My worst nightmare of a President is one who believes that abortion, gay marriage, global warming, and evolution are problems that require the attention of the Federal government. I fear we have just such a chief executive in the White House currently.

The press is of course obsessed with Governor Perry’s and Congresswoman Bachmann’s opinions about these irrelevant questions, because the press and the Democrats always do their darndest to portray all popular Republicans as dangerously ignorant dunces. They have always done this, from Abraham Lincoln to Dwight Eisenhower to Barry Goldwater to Ronald Reagan to Sarah Palin to Rick Perry.

Until they’re dead. Then the press and the Democrats pine for the days when Republicans were so much smarter and more reasonable than they are today.

I pine for the days when Republicans like Lincoln threw copperhead Democrats in jail for treason. Only when absolutely necessary of course.

I want a Federal government that maintains a strong dollar, provides for the national defense against enemies foreign and domestic, enforces the Bill of Rights and Amendments 13-15 for all American citizens, and does the absolute minimum necessary to keep the free market as free as possible. Leave the rest of it up to state and local governments and the free citizens of the Republic. Any attempt to expand the power of the national government beyond this should ideally be subject to the extreme skepticism of an alert polis.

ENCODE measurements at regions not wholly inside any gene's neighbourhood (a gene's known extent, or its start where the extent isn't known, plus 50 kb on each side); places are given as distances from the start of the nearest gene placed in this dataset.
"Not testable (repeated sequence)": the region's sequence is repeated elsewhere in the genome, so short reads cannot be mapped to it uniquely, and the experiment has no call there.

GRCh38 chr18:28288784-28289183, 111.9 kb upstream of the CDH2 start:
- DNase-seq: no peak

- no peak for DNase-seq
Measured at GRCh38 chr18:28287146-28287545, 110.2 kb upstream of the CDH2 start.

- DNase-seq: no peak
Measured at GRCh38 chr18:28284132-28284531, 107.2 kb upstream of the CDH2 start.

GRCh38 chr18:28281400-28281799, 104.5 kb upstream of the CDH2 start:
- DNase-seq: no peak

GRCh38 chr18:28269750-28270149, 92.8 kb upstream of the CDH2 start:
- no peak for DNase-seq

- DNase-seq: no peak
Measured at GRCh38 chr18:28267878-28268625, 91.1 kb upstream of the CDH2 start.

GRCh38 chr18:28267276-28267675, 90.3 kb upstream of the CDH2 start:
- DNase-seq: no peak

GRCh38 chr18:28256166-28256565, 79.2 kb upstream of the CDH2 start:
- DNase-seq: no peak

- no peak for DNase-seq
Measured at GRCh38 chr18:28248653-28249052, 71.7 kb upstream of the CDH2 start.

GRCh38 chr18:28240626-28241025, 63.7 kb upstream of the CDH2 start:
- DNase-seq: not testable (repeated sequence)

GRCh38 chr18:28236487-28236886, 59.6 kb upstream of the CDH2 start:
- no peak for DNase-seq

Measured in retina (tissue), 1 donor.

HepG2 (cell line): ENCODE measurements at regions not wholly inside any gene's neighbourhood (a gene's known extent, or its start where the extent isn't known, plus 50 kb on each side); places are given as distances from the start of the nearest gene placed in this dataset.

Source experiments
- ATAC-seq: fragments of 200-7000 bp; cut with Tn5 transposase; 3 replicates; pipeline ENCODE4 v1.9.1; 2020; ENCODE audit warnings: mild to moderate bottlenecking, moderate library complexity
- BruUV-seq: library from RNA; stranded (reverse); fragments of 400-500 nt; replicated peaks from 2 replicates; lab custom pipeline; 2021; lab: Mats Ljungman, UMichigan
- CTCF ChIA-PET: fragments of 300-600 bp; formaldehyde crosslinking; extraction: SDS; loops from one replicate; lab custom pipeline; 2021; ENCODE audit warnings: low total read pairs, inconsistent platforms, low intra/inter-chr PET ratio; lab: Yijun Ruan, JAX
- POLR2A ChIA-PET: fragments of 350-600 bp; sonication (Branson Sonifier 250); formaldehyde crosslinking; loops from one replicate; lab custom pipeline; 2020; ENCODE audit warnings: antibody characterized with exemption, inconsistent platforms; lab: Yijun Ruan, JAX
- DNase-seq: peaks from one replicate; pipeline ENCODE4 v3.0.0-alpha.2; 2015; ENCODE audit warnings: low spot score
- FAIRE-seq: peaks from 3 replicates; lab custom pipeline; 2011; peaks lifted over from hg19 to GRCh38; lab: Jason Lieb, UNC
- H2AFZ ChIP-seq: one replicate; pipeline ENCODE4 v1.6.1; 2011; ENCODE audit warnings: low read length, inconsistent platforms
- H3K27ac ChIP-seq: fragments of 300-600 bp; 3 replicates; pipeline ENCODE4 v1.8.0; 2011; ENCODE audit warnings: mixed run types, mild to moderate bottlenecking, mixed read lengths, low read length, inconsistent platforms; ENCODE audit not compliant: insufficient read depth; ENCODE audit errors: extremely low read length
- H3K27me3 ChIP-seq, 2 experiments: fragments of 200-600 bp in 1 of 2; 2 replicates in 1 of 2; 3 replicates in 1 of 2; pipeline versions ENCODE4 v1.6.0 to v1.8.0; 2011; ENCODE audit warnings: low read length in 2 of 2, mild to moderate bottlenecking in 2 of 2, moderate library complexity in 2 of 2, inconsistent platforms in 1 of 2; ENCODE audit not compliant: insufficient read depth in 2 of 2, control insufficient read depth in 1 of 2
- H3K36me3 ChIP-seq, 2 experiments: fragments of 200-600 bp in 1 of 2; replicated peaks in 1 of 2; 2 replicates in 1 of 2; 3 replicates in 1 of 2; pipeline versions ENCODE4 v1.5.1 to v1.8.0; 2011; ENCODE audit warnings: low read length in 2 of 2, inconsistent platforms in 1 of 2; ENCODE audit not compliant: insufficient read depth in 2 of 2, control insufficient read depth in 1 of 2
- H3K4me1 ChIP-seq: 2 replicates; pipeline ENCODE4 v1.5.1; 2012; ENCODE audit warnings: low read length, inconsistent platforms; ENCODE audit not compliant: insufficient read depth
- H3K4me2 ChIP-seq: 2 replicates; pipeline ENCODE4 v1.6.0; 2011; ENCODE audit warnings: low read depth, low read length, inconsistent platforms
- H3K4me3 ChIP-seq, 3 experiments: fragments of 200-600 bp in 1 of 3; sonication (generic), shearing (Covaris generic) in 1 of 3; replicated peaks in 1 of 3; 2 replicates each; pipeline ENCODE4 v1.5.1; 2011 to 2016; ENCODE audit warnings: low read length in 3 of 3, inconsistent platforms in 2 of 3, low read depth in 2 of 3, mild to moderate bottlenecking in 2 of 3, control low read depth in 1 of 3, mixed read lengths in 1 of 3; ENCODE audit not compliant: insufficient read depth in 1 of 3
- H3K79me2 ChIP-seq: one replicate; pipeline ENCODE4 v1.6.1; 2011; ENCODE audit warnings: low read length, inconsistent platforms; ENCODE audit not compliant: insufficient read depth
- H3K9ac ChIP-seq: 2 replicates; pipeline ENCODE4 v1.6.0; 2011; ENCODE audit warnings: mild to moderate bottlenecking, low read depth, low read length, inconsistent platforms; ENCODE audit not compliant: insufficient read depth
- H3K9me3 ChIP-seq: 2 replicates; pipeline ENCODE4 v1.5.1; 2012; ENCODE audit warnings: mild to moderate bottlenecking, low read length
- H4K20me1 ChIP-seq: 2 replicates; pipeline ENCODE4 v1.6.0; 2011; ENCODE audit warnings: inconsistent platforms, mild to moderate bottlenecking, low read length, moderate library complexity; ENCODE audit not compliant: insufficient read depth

I know this is an idle fancy. As Devo says:

Freedom of choice
Is what you got
Freedom from choice
Is what you want

We are no longer primarily a country of people who want to be free. We have become a nation of people who want to be taken care of.

Having said that, President Perry better not mess with my social security and medicare, or my son’s unemployment checks and food stamps, or my mother-in-law’s veteran benefits, or my mother’s U.S. Air Force widow’s health benefits, or there will be Hell to pay, Hell being a place in whose existence Rick Perry may actually believe.

Peyote and Me

Thursday, August 18th, 2011

Me and Victor would order the green peyote buttons, several dozen at a time, from Lawson’s Texas Cactus Gardens. They came with planting instructions, but we never planted any of them. This was 1965 in Iowa City, Iowa. The buttons cost a quarter apiece. When a shipment came in, we would put out the word to our friends who would come over to “the mission” for a peyote party. The mission was what we called the crash pad where I and a bunch of other people were living on communal pots of Kraft macaroni and cheese dinners.

We knew nothing about peyote. Victor had read something somewhere about it and found out you could order it through the mail. So we did. Somewhere we learned that you should first clean out the white fuzz that supposedly contained small amounts of strychnine.